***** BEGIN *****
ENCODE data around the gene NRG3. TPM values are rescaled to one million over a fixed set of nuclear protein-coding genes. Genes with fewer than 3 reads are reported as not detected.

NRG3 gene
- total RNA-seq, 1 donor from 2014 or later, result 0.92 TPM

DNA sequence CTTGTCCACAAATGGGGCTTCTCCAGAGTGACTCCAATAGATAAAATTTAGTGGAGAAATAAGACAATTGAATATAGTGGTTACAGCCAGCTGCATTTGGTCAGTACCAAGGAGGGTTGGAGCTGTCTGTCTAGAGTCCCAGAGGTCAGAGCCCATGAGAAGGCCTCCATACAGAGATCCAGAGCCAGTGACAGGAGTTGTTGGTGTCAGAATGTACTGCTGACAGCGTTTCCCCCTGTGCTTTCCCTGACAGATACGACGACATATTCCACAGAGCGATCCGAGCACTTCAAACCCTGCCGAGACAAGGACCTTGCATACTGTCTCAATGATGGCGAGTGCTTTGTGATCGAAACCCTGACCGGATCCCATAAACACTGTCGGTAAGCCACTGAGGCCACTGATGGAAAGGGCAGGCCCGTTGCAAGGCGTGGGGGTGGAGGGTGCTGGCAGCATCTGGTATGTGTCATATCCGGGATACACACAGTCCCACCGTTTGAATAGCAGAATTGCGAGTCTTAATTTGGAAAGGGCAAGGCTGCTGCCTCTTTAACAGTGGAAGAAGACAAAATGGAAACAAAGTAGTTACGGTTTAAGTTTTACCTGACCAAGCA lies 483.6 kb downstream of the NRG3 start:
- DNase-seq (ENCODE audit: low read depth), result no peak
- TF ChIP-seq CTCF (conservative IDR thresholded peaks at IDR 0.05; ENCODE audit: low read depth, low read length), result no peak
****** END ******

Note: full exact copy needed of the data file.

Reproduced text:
ENCODE data around the gene NRG3. TPM values are rescaled to one million over a fixed set of nuclear protein-coding genes. Genes with fewer than 3 reads are reported as not detected.

NRG3 gene
- total RNA-seq, 1 donor from 2014 or later, result 0.92 TPM

DNA sequence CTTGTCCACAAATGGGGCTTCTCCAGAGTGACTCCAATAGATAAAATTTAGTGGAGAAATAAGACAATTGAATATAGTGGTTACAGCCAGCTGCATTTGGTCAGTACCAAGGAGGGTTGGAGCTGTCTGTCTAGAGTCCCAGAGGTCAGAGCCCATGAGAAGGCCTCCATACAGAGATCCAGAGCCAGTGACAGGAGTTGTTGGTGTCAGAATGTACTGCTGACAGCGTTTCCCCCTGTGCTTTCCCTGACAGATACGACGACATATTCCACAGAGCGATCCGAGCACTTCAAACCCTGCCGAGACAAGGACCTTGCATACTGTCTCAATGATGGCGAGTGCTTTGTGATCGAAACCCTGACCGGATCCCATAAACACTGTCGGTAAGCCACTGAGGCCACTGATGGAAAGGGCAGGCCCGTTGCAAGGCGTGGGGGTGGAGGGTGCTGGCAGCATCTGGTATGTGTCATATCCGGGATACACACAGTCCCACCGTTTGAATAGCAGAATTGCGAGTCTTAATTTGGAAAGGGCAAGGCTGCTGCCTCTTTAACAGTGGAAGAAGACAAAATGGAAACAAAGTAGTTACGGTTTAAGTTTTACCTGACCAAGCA lies 483.6 kb downstream of the NRG3 start:
- DNase-seq (ENCODE audit: low read depth), result no peak
- TF ChIP-seq CTCF (conservative IDR thresholded peaks at IDR 0.05; ENCODE audit: low read depth, low read length), result no peak